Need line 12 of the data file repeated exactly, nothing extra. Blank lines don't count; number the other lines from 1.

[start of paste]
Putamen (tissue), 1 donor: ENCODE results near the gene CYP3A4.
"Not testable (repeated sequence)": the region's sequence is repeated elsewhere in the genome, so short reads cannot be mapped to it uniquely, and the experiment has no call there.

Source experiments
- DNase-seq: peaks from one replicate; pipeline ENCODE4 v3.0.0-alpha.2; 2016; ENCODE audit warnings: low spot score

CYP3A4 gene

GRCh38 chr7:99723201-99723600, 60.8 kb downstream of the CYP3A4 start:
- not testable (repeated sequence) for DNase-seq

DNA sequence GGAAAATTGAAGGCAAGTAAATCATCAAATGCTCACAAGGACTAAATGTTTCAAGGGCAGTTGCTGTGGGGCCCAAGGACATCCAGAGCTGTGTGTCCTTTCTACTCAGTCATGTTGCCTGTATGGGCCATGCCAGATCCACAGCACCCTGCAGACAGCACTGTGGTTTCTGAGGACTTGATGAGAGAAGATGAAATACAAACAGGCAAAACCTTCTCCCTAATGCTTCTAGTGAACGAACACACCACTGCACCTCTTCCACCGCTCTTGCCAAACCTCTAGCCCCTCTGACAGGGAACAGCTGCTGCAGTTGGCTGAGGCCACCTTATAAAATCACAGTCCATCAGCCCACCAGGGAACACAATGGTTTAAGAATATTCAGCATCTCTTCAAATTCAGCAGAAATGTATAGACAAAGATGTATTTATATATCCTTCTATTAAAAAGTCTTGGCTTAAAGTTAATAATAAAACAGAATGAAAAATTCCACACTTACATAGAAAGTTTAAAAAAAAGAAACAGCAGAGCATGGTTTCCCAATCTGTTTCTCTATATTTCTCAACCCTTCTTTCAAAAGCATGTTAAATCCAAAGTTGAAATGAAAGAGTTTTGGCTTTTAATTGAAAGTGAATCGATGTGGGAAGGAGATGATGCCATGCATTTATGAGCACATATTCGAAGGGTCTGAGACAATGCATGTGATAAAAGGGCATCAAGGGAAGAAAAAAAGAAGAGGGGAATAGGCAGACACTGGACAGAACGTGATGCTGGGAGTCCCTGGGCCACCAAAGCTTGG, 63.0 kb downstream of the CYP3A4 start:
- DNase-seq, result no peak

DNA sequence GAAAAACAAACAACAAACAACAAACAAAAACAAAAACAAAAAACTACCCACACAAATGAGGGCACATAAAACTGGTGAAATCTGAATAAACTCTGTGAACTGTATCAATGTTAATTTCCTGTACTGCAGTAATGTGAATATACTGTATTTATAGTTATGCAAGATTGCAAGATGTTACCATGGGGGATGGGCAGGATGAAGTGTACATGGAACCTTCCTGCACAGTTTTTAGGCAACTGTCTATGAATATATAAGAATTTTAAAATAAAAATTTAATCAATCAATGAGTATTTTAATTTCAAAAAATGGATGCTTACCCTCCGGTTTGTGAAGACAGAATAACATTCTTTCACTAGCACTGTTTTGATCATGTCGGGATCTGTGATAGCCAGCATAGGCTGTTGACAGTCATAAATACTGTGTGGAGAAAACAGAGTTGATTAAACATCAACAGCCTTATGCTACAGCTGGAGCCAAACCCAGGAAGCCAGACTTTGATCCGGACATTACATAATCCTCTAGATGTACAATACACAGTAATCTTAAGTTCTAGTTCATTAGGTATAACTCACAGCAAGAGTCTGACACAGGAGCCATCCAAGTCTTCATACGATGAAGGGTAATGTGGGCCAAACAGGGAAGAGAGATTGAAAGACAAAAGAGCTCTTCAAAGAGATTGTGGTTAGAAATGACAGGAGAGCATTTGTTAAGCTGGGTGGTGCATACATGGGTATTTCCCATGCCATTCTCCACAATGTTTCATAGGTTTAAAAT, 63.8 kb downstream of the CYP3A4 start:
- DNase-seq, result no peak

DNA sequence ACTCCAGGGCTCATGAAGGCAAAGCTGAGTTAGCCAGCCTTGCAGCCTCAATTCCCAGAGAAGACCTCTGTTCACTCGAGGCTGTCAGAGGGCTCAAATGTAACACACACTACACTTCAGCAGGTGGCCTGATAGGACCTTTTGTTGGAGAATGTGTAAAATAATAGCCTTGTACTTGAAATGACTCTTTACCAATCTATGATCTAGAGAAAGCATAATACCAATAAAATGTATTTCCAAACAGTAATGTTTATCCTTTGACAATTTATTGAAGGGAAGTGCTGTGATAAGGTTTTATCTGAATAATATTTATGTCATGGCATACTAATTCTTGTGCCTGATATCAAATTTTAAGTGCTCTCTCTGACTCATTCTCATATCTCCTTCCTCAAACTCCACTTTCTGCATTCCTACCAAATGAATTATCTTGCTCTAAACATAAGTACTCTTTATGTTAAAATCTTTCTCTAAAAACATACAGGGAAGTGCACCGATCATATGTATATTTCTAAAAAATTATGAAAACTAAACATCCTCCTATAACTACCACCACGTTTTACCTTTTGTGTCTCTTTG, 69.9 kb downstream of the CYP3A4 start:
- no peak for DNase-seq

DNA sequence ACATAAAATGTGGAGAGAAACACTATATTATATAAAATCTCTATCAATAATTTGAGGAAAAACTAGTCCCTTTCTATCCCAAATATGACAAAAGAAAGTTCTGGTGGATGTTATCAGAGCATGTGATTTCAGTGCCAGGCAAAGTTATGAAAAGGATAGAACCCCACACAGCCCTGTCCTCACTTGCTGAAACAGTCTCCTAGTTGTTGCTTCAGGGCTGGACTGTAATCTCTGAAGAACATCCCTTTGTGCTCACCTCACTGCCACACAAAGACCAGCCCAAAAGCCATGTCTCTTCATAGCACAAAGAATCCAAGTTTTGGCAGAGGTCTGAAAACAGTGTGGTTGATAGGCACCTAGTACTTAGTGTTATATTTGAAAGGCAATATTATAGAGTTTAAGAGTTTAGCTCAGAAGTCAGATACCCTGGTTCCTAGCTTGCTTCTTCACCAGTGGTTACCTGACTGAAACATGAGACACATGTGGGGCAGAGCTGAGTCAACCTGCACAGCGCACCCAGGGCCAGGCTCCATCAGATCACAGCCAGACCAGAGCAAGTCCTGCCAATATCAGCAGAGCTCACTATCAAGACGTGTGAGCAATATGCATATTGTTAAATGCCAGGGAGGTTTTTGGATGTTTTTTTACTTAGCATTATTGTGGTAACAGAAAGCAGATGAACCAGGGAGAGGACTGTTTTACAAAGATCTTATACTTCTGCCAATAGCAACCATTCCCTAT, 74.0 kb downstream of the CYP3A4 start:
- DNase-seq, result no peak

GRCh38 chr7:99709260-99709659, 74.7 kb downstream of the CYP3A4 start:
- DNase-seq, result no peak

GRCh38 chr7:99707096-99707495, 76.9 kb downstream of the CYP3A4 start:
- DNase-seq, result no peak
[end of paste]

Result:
DNA sequence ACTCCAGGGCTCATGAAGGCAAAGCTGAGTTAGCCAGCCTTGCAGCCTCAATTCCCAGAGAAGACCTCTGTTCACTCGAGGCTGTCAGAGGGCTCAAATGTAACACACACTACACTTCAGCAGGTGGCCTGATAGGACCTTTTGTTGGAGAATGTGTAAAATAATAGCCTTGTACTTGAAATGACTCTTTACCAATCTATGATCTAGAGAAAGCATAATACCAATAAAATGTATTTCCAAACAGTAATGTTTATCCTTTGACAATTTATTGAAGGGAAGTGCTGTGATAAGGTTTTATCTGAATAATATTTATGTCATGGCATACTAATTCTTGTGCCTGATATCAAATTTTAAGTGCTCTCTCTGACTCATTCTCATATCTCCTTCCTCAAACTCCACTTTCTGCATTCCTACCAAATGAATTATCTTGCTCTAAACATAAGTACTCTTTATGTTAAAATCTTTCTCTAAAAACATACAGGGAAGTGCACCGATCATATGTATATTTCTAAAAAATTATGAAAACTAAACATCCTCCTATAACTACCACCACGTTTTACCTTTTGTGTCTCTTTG, 69.9 kb downstream of the CYP3A4 start: